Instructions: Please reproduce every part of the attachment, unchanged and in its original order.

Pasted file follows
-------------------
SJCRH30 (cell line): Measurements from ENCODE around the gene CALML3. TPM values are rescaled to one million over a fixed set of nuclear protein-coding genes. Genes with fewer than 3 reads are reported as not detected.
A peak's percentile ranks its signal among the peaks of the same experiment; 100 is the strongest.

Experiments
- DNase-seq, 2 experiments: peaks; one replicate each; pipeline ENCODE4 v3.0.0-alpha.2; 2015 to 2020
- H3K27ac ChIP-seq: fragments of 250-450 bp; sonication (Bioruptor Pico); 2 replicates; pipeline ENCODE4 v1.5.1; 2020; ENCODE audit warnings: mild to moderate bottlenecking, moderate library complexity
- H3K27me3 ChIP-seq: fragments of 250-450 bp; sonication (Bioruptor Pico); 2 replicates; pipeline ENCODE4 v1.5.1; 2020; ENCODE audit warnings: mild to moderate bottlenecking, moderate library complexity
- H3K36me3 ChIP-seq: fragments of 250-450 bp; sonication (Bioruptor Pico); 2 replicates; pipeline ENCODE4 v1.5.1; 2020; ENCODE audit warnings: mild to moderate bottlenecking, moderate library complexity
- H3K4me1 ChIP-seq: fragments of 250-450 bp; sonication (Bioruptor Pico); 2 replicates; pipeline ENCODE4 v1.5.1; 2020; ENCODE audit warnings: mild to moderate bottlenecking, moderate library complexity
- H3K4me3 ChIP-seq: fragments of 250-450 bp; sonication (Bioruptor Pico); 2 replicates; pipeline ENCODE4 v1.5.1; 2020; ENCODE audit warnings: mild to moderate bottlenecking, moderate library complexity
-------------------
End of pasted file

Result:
SJCRH30 (cell line): Measurements from ENCODE around the gene CALML3. TPM values are rescaled to one million over a fixed set of nuclear protein-coding genes. Genes with fewer than 3 reads are reported as not detected.
A peak's percentile ranks its signal among the peaks of the same experiment; 100 is the strongest.

Experiments
- DNase-seq, 2 experiments: peaks; one replicate each; pipeline ENCODE4 v3.0.0-alpha.2; 2015 to 2020
- H3K27ac ChIP-seq: fragments of 250-450 bp; sonication (Bioruptor Pico); 2 replicates; pipeline ENCODE4 v1.5.1; 2020; ENCODE audit warnings: mild to moderate bottlenecking, moderate library complexity
- H3K27me3 ChIP-seq: fragments of 250-450 bp; sonication (Bioruptor Pico); 2 replicates; pipeline ENCODE4 v1.5.1; 2020; ENCODE audit warnings: mild to moderate bottlenecking, moderate library complexity
- H3K36me3 ChIP-seq: fragments of 250-450 bp; sonication (Bioruptor Pico); 2 replicates; pipeline ENCODE4 v1.5.1; 2020; ENCODE audit warnings: mild to moderate bottlenecking, moderate library complexity
- H3K4me1 ChIP-seq: fragments of 250-450 bp; sonication (Bioruptor Pico); 2 replicates; pipeline ENCODE4 v1.5.1; 2020; ENCODE audit warnings: mild to moderate bottlenecking, moderate library complexity
- H3K4me3 ChIP-seq: fragments of 250-450 bp; sonication (Bioruptor Pico); 2 replicates; pipeline ENCODE4 v1.5.1; 2020; ENCODE audit warnings: mild to moderate bottlenecking, moderate library complexity